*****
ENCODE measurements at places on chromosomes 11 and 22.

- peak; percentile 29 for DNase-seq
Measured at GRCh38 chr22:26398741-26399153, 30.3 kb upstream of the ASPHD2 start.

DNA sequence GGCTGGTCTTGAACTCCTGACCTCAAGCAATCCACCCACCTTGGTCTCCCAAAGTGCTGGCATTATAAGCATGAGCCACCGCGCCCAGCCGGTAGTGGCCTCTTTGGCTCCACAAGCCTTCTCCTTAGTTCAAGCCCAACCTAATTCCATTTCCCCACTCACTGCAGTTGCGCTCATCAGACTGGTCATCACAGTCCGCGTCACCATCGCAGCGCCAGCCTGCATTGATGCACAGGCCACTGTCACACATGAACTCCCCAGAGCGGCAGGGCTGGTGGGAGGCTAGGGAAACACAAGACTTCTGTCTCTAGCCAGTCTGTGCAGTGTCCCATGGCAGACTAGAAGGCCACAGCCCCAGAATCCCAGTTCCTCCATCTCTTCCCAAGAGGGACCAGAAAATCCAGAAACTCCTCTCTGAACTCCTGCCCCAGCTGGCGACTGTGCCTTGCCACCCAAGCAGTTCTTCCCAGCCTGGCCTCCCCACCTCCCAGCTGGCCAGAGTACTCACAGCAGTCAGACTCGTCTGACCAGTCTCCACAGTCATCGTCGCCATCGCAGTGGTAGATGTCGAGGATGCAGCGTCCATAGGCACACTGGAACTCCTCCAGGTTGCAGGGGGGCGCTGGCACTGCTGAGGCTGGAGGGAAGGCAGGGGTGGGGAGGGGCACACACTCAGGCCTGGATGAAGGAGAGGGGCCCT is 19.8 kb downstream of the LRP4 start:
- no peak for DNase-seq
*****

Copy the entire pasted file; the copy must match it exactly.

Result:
ENCODE measurements at places on chromosomes 11 and 22.

- peak; percentile 29 for DNase-seq
Measured at GRCh38 chr22:26398741-26399153, 30.3 kb upstream of the ASPHD2 start.

DNA sequence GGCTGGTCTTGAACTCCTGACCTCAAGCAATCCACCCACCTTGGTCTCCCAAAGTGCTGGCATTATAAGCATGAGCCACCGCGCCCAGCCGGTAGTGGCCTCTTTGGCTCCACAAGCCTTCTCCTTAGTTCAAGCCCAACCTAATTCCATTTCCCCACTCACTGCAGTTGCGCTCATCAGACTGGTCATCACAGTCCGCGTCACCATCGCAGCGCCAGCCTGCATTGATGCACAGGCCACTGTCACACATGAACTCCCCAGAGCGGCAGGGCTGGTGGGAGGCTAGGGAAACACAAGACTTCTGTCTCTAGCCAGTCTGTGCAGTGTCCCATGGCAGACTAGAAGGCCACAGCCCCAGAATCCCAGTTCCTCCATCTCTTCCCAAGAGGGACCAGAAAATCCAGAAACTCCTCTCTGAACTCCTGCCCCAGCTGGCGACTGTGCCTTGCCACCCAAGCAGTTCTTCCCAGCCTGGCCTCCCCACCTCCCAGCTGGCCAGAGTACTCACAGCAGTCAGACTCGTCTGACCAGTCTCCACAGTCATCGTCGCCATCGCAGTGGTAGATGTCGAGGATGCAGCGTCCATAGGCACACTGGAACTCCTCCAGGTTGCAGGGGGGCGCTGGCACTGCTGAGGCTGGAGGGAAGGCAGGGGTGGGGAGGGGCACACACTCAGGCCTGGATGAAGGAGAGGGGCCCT is 19.8 kb downstream of the LRP4 start:
- no peak for DNase-seq